Let’s talk about cleanliness for a moment. Why do servers touch the rim of a glass? To me it comes down to lack of basic etiquette, to be blunt. In addition, lack of courtesy. Your hands are all over the place while serving. Whether you’re waiting tables, behind the bar, or in the kitchen, I’ve done it all! Don’t touch things that your customer is going to eat or drink off. If you grab a plate, grab the edge. I you grab a drink, grab the neck of the glass. Simple! Okay real talk. Silverware. I’ll have to admit I have been in the position where a customer has had silverware that has food debris on it. Yes it’s gross from our perspective too! And embarrassing! When washing dishes, which yes I’ve done this too, take an extra step and make sure all food is cleaned off! The dishwasher – machine or human – can’t be responsible for everything. In general it’s a sanitation tool. Nothing else. Human error does happen. Check your silverware before using if you aren’t in charge of cleaning them! It’s an extra step yes, but don’t you generally do this at home when you’re cooking dinner for your family and friends?

I love dining out. I love the thrill of experiencing the unknown. Every restaurant has it’s own scenery, decor, environment, feel. Each building, restaurant name and employee has a story to share. Take dining out for the full experience that it is. Someone is waiting on your every beckon call to make your experience excellent. If you doubt whether this is their intention, your intuition is probably right. They don’t care. But for every server who doesn’t care, just like those customers who don’t understand, there’s five servers that do. Appreciate them. Value them. Enjoy their presence. To all my fellow servers, do the same! Life isn’t all about money, it’s about moments. Cheers! Happy dining!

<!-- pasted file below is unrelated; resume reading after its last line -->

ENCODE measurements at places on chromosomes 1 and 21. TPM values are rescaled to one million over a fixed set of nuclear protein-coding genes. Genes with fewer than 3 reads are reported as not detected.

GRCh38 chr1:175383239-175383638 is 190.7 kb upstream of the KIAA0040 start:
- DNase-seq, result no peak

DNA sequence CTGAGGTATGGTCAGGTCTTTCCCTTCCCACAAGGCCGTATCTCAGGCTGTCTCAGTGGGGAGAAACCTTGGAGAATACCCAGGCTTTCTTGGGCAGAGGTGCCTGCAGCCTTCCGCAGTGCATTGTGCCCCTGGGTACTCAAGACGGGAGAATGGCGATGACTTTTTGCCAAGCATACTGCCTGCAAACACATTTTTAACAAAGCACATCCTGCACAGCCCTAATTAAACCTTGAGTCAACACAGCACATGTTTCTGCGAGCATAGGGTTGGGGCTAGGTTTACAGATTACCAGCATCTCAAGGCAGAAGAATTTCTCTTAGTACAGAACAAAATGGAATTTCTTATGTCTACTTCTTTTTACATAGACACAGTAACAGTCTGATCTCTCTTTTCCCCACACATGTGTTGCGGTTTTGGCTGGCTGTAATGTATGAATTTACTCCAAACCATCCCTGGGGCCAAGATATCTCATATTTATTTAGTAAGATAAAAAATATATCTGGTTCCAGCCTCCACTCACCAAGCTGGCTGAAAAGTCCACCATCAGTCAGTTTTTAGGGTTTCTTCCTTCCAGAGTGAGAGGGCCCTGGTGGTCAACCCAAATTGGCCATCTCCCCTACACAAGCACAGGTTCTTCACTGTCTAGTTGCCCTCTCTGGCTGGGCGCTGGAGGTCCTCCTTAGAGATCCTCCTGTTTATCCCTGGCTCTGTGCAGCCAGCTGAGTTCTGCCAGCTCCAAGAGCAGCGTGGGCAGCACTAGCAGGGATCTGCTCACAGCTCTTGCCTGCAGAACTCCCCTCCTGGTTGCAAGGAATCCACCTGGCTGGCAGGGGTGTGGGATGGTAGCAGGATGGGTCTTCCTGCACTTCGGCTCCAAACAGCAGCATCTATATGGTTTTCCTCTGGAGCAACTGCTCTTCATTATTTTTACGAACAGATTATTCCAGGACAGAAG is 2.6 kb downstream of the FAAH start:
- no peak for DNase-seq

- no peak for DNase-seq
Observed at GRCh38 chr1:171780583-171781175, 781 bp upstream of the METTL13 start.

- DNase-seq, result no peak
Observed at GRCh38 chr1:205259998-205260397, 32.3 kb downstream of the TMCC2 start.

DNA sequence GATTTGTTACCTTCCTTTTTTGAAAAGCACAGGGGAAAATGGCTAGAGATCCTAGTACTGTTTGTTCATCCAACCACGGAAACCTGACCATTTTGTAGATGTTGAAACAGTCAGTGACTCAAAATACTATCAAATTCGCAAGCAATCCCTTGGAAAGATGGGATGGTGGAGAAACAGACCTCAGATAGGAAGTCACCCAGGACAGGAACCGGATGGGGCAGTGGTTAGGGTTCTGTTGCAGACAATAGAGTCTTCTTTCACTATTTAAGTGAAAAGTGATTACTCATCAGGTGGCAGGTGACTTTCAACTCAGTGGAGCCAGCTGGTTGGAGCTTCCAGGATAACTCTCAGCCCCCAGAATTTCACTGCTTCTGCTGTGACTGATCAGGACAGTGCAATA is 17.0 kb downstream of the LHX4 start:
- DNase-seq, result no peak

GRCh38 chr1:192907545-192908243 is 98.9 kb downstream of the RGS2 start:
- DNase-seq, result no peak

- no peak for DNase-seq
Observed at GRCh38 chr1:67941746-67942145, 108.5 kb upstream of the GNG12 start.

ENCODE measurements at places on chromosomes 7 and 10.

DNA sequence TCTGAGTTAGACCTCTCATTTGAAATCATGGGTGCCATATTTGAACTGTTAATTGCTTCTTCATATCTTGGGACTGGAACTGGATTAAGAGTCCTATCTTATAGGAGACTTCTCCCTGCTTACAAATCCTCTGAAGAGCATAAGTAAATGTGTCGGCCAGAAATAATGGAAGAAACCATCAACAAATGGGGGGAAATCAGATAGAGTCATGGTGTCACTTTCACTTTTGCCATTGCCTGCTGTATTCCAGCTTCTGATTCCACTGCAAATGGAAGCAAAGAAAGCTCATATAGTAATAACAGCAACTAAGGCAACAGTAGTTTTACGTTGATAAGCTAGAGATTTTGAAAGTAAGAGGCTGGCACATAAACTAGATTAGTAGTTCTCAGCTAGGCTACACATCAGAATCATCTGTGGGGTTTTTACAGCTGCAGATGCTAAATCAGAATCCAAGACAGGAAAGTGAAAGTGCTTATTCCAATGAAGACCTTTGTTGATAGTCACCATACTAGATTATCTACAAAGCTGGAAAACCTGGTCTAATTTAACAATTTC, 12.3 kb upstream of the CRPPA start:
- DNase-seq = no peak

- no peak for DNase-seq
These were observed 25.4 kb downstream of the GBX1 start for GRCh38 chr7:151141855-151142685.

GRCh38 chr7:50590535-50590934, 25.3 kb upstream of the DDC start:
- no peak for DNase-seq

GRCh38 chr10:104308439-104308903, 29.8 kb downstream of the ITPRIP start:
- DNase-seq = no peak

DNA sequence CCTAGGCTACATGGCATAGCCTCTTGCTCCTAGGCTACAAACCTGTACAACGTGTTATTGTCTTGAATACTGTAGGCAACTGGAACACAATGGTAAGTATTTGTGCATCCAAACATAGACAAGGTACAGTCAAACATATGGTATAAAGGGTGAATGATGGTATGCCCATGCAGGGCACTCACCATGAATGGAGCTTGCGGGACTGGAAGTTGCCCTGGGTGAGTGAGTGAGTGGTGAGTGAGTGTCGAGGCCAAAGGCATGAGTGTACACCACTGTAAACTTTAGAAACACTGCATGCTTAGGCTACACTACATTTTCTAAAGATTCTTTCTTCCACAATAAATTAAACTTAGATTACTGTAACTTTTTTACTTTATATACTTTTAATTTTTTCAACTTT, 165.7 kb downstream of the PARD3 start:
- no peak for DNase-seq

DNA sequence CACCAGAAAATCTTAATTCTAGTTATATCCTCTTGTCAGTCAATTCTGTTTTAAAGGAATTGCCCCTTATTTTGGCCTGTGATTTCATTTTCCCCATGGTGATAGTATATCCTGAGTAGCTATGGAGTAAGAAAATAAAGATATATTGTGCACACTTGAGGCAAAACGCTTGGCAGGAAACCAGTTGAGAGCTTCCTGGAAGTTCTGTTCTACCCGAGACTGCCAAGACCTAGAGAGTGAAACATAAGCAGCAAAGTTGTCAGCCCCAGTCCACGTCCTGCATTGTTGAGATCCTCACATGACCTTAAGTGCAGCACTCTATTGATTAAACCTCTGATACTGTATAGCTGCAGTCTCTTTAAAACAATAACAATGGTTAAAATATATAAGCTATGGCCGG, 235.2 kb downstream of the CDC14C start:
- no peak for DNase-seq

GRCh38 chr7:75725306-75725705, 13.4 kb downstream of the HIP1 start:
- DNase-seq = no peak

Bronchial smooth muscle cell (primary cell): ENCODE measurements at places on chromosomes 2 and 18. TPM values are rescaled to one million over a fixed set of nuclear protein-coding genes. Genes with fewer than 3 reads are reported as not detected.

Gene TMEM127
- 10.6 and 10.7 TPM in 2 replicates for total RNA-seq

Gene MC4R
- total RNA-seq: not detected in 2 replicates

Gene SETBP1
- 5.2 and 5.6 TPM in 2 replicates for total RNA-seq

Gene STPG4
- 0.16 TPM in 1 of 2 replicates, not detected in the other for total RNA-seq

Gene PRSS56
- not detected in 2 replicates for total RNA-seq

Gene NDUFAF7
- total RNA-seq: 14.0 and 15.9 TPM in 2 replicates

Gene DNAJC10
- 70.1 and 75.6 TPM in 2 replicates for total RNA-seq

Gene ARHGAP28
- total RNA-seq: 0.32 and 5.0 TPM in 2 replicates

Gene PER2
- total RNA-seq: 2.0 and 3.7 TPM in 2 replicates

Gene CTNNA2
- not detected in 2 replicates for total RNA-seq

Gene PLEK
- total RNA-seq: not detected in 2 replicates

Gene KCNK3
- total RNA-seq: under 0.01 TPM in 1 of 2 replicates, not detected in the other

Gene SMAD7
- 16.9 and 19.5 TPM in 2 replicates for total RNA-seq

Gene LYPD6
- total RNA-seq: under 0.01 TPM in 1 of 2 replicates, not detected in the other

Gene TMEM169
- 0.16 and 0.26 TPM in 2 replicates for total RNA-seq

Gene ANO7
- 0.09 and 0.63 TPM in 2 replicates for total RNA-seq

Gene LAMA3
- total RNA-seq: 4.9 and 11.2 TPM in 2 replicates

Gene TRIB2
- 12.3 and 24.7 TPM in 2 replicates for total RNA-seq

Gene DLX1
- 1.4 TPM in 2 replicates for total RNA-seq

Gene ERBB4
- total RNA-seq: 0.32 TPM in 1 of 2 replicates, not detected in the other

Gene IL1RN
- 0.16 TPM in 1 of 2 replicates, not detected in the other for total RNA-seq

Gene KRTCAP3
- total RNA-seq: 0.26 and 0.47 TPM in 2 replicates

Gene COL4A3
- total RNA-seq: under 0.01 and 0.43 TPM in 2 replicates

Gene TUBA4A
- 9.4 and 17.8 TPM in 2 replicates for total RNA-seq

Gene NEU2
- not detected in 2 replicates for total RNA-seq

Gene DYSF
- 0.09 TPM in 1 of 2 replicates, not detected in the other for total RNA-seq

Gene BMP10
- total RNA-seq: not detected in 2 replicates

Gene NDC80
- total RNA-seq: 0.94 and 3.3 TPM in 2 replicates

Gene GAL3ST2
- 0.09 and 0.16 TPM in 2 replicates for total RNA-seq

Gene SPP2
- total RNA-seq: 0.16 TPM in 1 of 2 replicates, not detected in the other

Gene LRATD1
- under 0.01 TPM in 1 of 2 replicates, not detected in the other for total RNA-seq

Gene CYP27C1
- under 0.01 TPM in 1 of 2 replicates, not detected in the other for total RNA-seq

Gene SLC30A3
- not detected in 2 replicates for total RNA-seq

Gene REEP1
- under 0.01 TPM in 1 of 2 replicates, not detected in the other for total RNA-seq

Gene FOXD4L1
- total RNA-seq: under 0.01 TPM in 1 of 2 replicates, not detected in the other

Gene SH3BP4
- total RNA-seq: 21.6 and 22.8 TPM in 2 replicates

Written By,  Emily L. Stueven

Director of Social Media, Dining Grades INC.




Author: Dr. Harlan Stueven, MD

Harlan Stueven M.D. is a Board-Certified Emergency physician with sub-specialization in Environmental Toxicology and Board Certification in Medical Toxicology. Starting his career in the USAF, he served as a Flight Surgeon and Environmental Health Consultant Physician where one of his duties was monitoring food safety. In his nearly 40-year practice, he treated a range of medical, surgical and poisoning emergencies. He has been a Medical Director and/or Chairman of several hospital-based Emergency Medicine Departments, served as the President of Emergency and Environmental Medicine consulting group, a physician group Chief Financial Officer and sat on many national, state and local committees. Dr. Stueven founded Dining Grades and the Dining Safety Alliance to improve food safety by increasing awareness of food borne illness and the formation of partnerships within the food industry. He is a consultant to the Wisconsin Retail Food Establishment Grading Work Group; a Co-investigator in a CDC funded “Evaluation of Health Department Restaurant Inspection Programs” project. He has presented at several National, State and Regional conferences on restaurant grading and food safety. He is an accomplished leader, medical researcher, a champion of process improvement, author, and national and international speaker.